It is dismaying to pick up the newspaper and read more every day about lockdowns, toilet paper shortages, library closings, canceled sports events, social distancing, and death. Everyone is freaked-out, or plain terrified. And the more you read, the more you realize all you can do is wash your hands, which, honestly, you do a lot of anyway.
Perhaps the hardest thing about living in the time of the virus is not being able to take a break to go to a movie or some other form of entertainment. Although it might not (would not!) be wise to go to a movie now, you are willing to take a bottle of Clorox and disinfect the whole theater if necessary–when you learn the theater is closed.
Some people online are unhappy because their libraries are closed. And that is horrible, almost unbelievable. You do want your library books. They’re recommending e-books.
THESE DAYS I’M TRYING TO READ MORE BOOKS THAN NEWSPAPERS. IT’S GOOD FOR THE SOUL. And so I have turned to Nathaniel Hawthorne, whose novels are laced with a Puritanical dark humor that fits very well with our own stressful times. (Somebody somewhere is writing a satiric novel about our times that will one day make us laugh.) And, in case you didn’t care to read Hawthorne after studying The Scarlet Letter with an English teacher who used Cliff Notes, let me recommend Hawthorne’s The Blithedale Romance and The House of the Seven Gables. Both are actually better than The Scarlet Letter.
The House of Seven Gables is not as charming as The Blithedale Romance (I posted about it here), but it is a brilliant, graceful novel, a romance of loss and renewal. His style is almost unbearably elegant–you find yourself reading and rereading sentences–and there are also thrilling Gothic elements, among them witchcraft, mesmerism, and a doomed upper-class family. Hawthorne begins with a detailed history of the Pyncheons, owners of the House of Seven Gables, and their ancestor’s feud over the property with one Matthew Maule, reputed to be a wizard. Witchcraft, mesmerism, lost deeds and greed are interwoven with the history of the House of Seven Gables.
One of the highlights of the book is our first meeting with poor, lonely Miss Hepzibah Pyncheon. Hawthorne is sympathetic but also humorous in his description of the spinster, whose face always seems to be frowning. This isolated old woman wakes up one morning knowing it is the day she must abandon the dignity of her class to open a small shop in the house. It is a fall from the upper class, but she has been getting poorer every year, and must earn money.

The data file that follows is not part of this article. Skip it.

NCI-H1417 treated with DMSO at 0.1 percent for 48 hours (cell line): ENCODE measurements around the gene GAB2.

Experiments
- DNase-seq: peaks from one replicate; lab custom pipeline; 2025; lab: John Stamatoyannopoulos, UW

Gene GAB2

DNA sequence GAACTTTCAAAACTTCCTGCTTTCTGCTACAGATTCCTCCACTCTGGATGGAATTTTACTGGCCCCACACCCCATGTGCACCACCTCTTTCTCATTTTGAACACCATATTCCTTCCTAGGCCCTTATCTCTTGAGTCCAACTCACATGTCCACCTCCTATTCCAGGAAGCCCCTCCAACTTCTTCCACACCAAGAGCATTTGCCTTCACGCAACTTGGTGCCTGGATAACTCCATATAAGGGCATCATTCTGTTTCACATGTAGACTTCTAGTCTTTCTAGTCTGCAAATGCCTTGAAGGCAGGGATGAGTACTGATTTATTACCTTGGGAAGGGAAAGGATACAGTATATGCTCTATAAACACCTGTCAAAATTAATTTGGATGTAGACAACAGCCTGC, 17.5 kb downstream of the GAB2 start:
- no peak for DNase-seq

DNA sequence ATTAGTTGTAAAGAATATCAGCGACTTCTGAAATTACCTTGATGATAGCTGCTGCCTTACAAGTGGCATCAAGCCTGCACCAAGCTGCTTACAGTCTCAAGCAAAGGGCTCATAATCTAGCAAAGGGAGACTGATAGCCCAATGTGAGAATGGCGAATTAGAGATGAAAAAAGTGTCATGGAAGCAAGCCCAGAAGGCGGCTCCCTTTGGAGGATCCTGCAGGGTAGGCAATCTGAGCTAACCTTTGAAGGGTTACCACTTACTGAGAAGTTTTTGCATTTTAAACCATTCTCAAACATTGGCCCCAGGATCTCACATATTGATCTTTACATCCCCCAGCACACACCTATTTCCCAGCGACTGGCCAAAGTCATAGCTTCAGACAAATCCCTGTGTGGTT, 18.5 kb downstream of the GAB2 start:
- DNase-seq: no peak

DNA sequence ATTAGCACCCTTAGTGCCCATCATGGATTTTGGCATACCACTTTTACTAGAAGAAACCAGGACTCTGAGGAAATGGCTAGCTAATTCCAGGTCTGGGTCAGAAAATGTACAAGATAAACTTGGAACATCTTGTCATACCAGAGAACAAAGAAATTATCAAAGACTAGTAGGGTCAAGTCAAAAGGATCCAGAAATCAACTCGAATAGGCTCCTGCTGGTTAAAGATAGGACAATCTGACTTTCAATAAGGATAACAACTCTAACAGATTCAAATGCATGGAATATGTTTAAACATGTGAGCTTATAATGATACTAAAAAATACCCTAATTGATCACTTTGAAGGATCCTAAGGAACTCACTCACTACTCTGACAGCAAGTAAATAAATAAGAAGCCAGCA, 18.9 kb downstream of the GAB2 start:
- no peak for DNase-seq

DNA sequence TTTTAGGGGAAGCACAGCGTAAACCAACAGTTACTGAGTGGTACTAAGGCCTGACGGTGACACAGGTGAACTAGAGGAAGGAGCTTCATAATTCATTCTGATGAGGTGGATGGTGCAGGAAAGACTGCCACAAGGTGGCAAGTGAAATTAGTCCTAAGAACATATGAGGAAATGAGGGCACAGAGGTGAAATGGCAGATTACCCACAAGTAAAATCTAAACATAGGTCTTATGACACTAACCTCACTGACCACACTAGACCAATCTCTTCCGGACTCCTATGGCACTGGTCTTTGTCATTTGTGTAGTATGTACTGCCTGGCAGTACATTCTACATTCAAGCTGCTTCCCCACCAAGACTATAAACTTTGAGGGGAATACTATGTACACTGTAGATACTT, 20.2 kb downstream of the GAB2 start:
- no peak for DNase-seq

Hawthorne describes Miss Hepzibah’s isolation, the locks and keys between her and her young, cheeful lodger.
[We presume] to note some of the heavy sighs that labored from her bosom, with little restraint to their lugubrious depth and volume of sound, inasmuch as they could be audible to nobody, save a disembodied listener like ourself. The Old Maid was alone in the old house. Alone, except for a certain respectable and orderly young man, an artist in the daguerrotype line, who, for about three months back, had been a lodger in a remote gable–quite a house by itself, indeed–with locks, bolts, and oaken bars, on all the intervening doors. Inaudible, consequently, were poor Miss Hepzibah’s gusty sighs…. Evidently, this is to be a day of more than ordinary trial to Miss Hepzibah, who, for over a quarter of a century gone by, has dwelt in strict seclusion, taking no part in the business of life, and just as little in its intercourse and pleasures.
Opening the shop is an agonizing event in Miss Hepzibah’s life, but is not quite the crux of the book. There are two arrivals–the first that of Miss Hepzibah’s young cousin, Phoebe, from the country. And Phoebe is Miss Hepziabah’s savior: this cheerful young woman likes serving in the shop, and she soon builds a thriving business. (People were afraid of Miss Hepzibah, but love pretty Phoebe.)
And then Miss Hepzibah’s mentally ill brother, Clifford, returns from Europe. He is so frail that he hardly responds to anyone but Phoebe. Hepzibah is grateful, because he has always been the central person in Hepzibath’s life, and she would sacrifice anything to make him happy. They become a family of three. But there are two possible threats from the outside: the attractive, interesting lodger, who seems very genial, but has an odd intereste in the family history. Hetells Phoebe a strange story about mesmerism by a descendant of Matthew Maule and his hypnotism of her ancestor, Alice Pyncheon. I was so terrified I put the book aside for a while, and Phoebe tuned out the story. The second, and real threat is the prosperous Judge Pyncheon, a respected man in the community who destroyed Clifford’s life long ago. He insists he wants the other Pyncheons to live with him at his country house.
In the melodramatic introduction to my 1935 Heritage Press copy, Van Wyck Brook explains that this dark novel is based on Hawthorne’s impressions and observations of his hated hometown, Salem, Massachusettss. He returned there as a an adult and socialized with innkeepers and sailors who told him dark stories about the town. Van Wyck Brook writes of Hawthonrne; “HIs mind was a twilight mind. Sometimes he even doubted his own existence. He had lived as a ghost lives, for twelve years, under the eaves of the house in Herbert Street, only appearing for a walk at nightfall.”
Great reading in the time of… I almost said cholera.